Speaker's Corner: Lawyers eagerly awaiting hearing into LSUC’s dubious Trinity Western decision

The profession will be eagerly watching as the Divisional Court hearing into Trinity Western University’s application for judicial review of the Law Society of Upper Canada’s dubious refusal to accredit its proposed law school gets underway in December.

On April 24, Convocation voted 28-21 against accreditation of the law school after the Federation of Law Societies of Canada and the B.C. Ministry of Advanced Education gave their approval. This means graduates from that law school will not be eligible to enter the LSUC’s admission program. A day after the LSUC decision, the council of the Nova Scotia Barristers’ Society followed suit. The Ontario and Nova Scotia regulators are in the minority, however, as the law societies of British Columbia, Alberta, Saskatchewan, New Brunswick, Prince Edward Island, Newfoundland and Labrador, and Nunavut have all cleared the way for Trinity Western graduates to practise law in their jurisdictions.

At the heart of the controversy lies the community covenant agreement Trinity Western requires its students to sign. The community covenant pledges abstinence from “sexual intimacy that violates the sacredness of marriage between a man and a woman.”

For those who weighed in, the debate pitted religious freedom against the right to be free from discrimination based on sexual orientation.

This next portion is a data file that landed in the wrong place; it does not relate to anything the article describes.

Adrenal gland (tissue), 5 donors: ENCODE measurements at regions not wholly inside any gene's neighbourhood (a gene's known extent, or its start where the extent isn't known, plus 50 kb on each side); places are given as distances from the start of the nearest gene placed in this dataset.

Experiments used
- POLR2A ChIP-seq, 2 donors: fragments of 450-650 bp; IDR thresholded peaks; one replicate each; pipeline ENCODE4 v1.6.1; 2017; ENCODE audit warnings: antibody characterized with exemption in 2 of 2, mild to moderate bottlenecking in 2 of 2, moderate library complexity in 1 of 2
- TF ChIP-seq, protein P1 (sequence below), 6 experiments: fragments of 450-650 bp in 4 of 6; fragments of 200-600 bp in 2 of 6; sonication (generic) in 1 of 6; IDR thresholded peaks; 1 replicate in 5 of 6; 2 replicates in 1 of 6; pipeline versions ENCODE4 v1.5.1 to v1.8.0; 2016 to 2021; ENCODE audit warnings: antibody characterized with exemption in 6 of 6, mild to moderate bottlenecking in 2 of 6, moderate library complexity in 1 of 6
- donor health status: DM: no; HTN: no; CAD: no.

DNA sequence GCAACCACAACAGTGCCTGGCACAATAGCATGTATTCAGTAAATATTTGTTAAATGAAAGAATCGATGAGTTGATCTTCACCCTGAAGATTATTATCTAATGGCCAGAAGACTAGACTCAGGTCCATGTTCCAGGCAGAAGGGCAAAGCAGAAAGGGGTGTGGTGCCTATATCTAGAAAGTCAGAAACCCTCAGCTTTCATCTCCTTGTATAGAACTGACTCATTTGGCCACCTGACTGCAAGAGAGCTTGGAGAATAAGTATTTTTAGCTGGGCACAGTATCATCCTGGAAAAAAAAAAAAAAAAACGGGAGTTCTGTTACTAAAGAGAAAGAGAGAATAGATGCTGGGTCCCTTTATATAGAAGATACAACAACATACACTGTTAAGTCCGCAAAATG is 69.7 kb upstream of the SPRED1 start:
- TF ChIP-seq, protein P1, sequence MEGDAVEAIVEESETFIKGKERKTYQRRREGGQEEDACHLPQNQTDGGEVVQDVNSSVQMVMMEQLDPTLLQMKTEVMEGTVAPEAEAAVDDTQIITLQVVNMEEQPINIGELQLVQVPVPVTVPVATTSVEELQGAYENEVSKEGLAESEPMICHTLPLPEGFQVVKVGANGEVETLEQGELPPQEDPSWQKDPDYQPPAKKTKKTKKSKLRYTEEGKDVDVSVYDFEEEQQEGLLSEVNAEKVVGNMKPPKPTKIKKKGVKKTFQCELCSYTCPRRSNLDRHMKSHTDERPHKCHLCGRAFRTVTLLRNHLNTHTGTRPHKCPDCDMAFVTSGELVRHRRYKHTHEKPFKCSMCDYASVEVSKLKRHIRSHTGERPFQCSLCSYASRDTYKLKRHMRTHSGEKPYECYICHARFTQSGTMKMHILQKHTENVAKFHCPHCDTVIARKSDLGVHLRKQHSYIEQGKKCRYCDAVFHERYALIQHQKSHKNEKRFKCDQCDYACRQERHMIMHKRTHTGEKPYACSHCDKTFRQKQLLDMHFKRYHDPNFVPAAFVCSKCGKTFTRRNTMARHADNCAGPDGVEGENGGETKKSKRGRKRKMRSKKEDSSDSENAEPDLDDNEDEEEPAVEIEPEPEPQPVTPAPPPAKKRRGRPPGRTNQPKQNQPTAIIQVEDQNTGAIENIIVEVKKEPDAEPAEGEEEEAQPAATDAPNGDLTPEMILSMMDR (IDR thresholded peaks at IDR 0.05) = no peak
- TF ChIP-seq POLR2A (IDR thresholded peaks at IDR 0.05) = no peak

Freedom of religion, according to Trinity Western and its supporters, includes a right for people of the same faith to establish educational institutions and exclude those who do not share their religious views. Excluding Trinity Western graduates from admission to the Ontario bar violates their right to act on their religious beliefs and discriminates against them on the basis of religion. There is no evidence to suggest that Trinity Western graduates will not “meet the standards of learning professional competence and professional conduct that are appropriate for the legal services they provide” as stated in s. 4.1(a) of the Law Society Act so as to justify their exclusion.
Indeed, the conclusion reached by the federation’s special advisory committee militates against such a suggestion.

Moreover, Trinity Western University v. British Columbia College of Teachers effectively renders accreditation a foregone conclusion. In that case, the B.C. College of Teachers had found Trinity Western’s application for certification of its teacher education program to be against the public interest because of the community standards contract (a previous version of the existing community covenant agreement) it required its students to sign. Siding with Trinity Western, the Supreme Court of Canada held the Charter of Rights and Freedoms did not apply to the school and, absent concrete evidence that graduates would discriminate when they entered their profession, the law should respect the freedom of religion of individuals studying there.